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 By Nick Miller

Chelsea's Ruben Loftus-Cheek calls step to first team 'massive'

Alejandro Moreno and Shaka Hislop believe Alvaro Morata's regression in a Chelsea uniform cost him his chance at making Spain's World Cup team.
With Man City reportedly ready to bid big for Eden Hazard, Paul Mariner analyses the Belgian's situation at Chelsea and whether he needs a fresh challenge.
The FC crew interpret what Willian's now-deleted Instagram post says about Chelsea players' relationship with Antonio Conte and Conte's future.

Ruben Loftus-Cheek has spoken about the difficulties faced by young players breaking into the Chelsea team, as he prepares to play in the World Cup for England.

Loftus-Cheek spent the season on loan at Crystal Palace, after failing to make much of an impression on the senior side at Stamford Bridge, despite excelling at youth level. He was part of the Chelsea teams that won the FA Youth Cup in 2014 (a tournament they have won five years in a row), and also the first of their UEFA Youth League-winning sides.

However, with the possible exception of Andreas Christensen, none of the players involved in any of those victories has gone on to establish themselves in the first team.

Most have been forced to leave on loan, with the likes of Tammy Abraham, Kasey Palmer and Izzy Brown, as well as Loftus-Cheek himself, seeking temporary moves to get regular football. Nathaniel Chalobah and Dominic Solanke left the club altogether on their paths to senior football blocked.

"I was at Chelsea for a while and progressed quite quickly until I got to the first team, and then it was different," said Loftus-Cheek. "I was used to playing every minute of every game, but when you get to the first team the step up is massive.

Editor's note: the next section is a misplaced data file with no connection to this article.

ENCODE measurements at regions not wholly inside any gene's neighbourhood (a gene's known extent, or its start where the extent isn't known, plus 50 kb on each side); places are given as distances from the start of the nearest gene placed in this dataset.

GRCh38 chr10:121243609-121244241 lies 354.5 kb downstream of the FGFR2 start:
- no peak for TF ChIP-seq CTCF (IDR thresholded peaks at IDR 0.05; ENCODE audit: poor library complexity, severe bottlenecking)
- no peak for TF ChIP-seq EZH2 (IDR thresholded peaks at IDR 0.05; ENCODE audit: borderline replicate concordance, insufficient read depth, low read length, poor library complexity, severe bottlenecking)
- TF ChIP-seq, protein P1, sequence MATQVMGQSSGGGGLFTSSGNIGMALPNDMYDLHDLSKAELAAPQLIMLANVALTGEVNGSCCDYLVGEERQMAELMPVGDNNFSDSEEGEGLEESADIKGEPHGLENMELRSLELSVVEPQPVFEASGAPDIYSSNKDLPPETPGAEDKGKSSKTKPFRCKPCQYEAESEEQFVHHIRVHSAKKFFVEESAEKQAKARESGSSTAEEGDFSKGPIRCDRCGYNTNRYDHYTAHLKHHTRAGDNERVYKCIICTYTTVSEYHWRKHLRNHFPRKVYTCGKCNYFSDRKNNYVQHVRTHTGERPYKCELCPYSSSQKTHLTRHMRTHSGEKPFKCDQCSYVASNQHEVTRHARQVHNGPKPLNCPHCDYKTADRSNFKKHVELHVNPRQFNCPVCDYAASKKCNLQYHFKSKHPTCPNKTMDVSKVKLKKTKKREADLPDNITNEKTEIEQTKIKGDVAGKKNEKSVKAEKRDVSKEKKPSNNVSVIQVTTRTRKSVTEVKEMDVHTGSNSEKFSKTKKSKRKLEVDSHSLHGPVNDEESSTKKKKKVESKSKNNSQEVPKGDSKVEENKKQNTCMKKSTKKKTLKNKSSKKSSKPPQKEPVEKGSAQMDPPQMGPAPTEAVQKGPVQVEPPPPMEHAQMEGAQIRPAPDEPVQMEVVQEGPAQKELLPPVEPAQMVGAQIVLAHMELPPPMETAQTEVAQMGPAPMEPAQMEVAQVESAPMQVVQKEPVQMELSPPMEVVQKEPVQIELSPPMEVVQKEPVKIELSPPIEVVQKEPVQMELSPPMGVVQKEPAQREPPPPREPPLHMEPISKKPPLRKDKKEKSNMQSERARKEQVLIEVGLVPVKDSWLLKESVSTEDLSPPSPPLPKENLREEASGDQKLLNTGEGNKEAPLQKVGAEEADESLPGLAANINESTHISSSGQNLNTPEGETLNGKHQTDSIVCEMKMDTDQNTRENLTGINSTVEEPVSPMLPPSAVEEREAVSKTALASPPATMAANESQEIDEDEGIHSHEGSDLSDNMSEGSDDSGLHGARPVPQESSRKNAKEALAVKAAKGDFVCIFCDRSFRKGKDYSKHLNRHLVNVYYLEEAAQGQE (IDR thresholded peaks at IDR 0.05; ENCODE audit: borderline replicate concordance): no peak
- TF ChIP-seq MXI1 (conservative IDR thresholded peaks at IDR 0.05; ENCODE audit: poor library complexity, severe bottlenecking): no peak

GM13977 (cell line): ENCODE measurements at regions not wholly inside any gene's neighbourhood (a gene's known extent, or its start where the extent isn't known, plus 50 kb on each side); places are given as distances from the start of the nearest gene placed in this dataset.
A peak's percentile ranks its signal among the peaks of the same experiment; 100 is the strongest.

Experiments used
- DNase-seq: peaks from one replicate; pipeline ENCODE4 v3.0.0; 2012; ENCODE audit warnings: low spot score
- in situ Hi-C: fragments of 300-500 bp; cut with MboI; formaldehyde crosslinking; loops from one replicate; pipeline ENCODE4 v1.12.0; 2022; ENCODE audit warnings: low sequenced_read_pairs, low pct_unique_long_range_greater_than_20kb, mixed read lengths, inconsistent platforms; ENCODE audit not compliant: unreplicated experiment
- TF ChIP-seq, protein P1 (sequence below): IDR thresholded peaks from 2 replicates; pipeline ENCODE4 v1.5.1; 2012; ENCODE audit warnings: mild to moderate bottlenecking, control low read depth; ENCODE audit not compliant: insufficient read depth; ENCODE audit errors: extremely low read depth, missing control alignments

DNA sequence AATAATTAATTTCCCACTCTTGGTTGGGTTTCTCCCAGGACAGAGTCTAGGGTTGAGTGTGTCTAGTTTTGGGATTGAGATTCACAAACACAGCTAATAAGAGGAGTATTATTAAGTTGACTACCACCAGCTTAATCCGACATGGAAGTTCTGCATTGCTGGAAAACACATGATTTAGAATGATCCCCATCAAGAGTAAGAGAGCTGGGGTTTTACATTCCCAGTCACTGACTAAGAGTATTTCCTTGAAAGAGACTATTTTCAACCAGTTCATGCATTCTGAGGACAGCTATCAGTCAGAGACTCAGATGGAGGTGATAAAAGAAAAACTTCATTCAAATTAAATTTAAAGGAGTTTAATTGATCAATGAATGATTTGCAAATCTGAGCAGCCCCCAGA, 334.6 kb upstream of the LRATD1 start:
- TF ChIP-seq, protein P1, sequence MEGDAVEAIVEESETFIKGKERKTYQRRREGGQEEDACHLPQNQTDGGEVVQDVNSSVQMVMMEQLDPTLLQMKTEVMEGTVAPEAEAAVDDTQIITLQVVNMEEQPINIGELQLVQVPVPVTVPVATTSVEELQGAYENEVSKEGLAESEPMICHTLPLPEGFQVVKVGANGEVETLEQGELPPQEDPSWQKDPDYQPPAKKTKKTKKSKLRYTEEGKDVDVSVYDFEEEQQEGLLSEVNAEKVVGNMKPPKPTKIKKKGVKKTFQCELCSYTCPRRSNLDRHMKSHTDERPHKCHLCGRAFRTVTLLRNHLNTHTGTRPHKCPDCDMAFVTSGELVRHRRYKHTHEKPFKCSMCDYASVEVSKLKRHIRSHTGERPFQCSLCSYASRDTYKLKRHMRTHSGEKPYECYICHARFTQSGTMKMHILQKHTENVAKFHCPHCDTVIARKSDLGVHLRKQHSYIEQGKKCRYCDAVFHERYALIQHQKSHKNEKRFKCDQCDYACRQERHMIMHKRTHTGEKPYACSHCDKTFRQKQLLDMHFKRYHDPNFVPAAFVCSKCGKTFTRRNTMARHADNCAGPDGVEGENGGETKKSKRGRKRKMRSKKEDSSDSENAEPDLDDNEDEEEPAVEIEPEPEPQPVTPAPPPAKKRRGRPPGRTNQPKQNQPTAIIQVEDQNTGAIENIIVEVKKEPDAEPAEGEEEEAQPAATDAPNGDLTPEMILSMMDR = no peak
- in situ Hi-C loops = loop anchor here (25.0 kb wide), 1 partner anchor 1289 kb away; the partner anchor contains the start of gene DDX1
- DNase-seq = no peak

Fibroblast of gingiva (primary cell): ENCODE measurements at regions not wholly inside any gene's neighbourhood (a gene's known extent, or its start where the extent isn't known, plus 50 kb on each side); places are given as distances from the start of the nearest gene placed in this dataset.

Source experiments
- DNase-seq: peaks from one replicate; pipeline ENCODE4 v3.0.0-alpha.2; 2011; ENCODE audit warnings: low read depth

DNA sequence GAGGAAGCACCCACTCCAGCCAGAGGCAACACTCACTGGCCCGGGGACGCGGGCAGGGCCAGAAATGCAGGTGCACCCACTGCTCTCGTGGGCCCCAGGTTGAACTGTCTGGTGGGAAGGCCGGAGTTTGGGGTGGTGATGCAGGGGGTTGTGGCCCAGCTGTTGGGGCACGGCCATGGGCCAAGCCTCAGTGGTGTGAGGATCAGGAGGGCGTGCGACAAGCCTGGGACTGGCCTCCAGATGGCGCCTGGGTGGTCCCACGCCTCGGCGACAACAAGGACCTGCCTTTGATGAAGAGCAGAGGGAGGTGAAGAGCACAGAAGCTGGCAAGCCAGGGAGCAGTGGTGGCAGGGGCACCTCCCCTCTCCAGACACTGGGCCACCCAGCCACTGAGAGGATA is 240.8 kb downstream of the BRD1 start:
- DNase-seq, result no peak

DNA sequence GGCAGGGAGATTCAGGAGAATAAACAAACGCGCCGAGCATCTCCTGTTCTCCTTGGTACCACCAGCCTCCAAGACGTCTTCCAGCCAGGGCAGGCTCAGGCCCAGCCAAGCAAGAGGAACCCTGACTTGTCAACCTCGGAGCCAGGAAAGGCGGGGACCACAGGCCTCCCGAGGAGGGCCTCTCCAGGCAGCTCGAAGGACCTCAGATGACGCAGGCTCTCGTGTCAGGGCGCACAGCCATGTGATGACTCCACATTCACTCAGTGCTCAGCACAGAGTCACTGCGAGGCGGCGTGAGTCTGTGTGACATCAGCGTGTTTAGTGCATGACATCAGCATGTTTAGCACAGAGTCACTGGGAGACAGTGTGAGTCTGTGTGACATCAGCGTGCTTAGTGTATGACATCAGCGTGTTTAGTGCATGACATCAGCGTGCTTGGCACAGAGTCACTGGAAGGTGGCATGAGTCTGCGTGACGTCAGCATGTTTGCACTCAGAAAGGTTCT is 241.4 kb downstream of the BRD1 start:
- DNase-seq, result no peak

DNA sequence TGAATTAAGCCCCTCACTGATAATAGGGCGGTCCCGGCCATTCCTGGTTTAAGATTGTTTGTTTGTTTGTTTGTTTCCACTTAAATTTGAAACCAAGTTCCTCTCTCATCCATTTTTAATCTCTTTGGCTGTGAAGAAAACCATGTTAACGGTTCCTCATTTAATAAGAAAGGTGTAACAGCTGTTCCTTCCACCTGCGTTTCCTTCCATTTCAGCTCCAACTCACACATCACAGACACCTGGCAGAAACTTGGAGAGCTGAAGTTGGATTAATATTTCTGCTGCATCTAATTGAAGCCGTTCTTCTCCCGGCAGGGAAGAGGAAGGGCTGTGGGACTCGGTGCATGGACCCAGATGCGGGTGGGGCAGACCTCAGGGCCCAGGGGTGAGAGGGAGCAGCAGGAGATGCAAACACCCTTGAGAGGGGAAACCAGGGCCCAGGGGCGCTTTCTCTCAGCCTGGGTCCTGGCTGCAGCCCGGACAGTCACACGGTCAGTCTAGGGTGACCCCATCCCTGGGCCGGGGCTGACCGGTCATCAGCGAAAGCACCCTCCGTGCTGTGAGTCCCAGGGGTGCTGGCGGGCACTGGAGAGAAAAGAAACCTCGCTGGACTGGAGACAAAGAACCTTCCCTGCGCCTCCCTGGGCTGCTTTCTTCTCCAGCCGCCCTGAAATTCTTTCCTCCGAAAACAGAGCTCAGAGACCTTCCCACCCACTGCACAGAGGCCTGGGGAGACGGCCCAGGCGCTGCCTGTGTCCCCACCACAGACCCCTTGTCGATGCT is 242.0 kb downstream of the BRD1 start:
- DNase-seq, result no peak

"There are world-class players in front of you and that step up is difficult at a big club like Chelsea, no matter how talented you are. Experience plays a big role as well, at the top level. I understand why it is difficult."

Ruben Loftus-Cheek impressed on loan at Crystal Palace last season, having struggled to break into the first team at Chelsea.

Despite his season being disrupted by injury, Loftus-Cheek was excellent for Palace, and when Alex Oxlade-Chamberlain was ruled out of England's World Cup with a knee injury, he was the natural choice to come in.

"I took something from both of them," he said, when asked if it was better to work with elite coaching and facilities at Chelsea or to play regularly for Palace.

"For me to be around a squad of winners is good for me to be a part of, so I can analyse and see the dynamics of the squad and the team. Then to be at Palace, who struggled at the start of the season, and see the dynamics of the team and how they act when they are not doing so well -- it is good for me to see both so in the future I know what it is like.

"Being at Chelsea I improved a lot with the training, because I think personally the coaches are the best and the facilities are the best and I improved a lot as a youth player growing up in the academy."

Loftus-Cheek will travel to Russia on the fringes of the England side, but he remains confident that the team can go far in the tournament.

"I think it would be stupid to rule us out," he said. "We have a really good squad, it's young and youthful, but we are all here on merit. In training you look around and the talent is frightening. We definitely have a good chance."

Nick Miller is a writer for ESPN FC, covering Premier League and European football. Follow him on Twitter @NickMiller79.

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